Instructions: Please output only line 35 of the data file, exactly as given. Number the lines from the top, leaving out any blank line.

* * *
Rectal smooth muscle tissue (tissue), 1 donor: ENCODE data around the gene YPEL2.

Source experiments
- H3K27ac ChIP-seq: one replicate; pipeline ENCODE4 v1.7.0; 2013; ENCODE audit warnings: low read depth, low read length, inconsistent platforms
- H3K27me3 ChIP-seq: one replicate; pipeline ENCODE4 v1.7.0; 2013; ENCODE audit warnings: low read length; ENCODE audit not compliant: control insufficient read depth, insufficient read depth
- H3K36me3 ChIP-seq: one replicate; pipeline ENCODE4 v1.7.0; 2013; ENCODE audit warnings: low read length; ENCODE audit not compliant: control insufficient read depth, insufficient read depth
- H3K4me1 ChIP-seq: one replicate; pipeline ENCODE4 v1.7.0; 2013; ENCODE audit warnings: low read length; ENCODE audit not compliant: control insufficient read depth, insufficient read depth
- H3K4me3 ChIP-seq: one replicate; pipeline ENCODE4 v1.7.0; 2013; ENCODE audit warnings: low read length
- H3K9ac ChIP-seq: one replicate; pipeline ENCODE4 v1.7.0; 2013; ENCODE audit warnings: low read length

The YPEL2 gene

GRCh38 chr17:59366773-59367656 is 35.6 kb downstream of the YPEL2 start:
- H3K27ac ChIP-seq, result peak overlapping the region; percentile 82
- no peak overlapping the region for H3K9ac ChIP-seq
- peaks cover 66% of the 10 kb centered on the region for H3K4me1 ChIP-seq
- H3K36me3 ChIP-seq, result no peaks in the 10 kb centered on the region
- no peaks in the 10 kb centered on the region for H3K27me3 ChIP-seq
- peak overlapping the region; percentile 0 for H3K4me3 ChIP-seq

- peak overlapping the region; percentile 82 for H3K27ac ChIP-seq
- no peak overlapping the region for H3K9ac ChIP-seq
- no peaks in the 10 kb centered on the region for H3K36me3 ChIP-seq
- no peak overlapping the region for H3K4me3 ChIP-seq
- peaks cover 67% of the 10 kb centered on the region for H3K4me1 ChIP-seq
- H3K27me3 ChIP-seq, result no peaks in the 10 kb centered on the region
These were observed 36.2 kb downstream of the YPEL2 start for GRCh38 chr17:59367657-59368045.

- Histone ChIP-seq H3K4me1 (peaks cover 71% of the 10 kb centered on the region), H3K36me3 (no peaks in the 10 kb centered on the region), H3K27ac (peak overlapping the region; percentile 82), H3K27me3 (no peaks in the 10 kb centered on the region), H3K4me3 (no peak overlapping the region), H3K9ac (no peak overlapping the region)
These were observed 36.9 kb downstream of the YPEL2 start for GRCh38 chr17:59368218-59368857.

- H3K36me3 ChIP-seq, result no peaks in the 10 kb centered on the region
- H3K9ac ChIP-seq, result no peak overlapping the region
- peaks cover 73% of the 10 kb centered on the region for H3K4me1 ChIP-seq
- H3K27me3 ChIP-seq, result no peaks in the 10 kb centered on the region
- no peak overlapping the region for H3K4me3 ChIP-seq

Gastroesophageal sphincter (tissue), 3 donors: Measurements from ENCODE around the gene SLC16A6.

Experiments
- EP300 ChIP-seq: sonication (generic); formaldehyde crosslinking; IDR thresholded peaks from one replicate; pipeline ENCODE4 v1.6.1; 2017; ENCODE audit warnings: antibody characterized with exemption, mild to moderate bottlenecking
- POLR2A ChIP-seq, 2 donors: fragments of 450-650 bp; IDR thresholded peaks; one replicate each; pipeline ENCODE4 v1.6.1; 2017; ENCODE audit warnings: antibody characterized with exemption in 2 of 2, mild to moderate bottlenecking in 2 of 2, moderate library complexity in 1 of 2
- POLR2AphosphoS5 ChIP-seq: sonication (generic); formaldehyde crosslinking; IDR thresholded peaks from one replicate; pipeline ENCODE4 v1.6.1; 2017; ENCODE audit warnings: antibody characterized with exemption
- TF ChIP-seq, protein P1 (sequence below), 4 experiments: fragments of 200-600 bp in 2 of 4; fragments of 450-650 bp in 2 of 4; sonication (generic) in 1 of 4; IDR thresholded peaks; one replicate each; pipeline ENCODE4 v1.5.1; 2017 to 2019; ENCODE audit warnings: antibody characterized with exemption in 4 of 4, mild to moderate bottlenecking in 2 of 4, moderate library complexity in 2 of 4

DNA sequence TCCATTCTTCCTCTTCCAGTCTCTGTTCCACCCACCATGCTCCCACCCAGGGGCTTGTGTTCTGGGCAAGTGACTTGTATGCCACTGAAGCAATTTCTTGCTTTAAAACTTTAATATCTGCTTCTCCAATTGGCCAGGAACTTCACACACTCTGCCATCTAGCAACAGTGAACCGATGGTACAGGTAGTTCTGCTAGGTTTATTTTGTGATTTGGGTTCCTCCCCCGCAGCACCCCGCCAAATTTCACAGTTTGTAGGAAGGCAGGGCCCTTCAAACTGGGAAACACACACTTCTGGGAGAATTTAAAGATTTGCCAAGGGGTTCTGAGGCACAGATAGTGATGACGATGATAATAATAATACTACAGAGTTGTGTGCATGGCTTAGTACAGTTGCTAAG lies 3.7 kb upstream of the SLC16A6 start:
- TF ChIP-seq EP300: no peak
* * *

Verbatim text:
- POLR2AphosphoS5 ChIP-seq: sonication (generic); formaldehyde crosslinking; IDR thresholded peaks from one replicate; pipeline ENCODE4 v1.6.1; 2017; ENCODE audit warnings: antibody characterized with exemption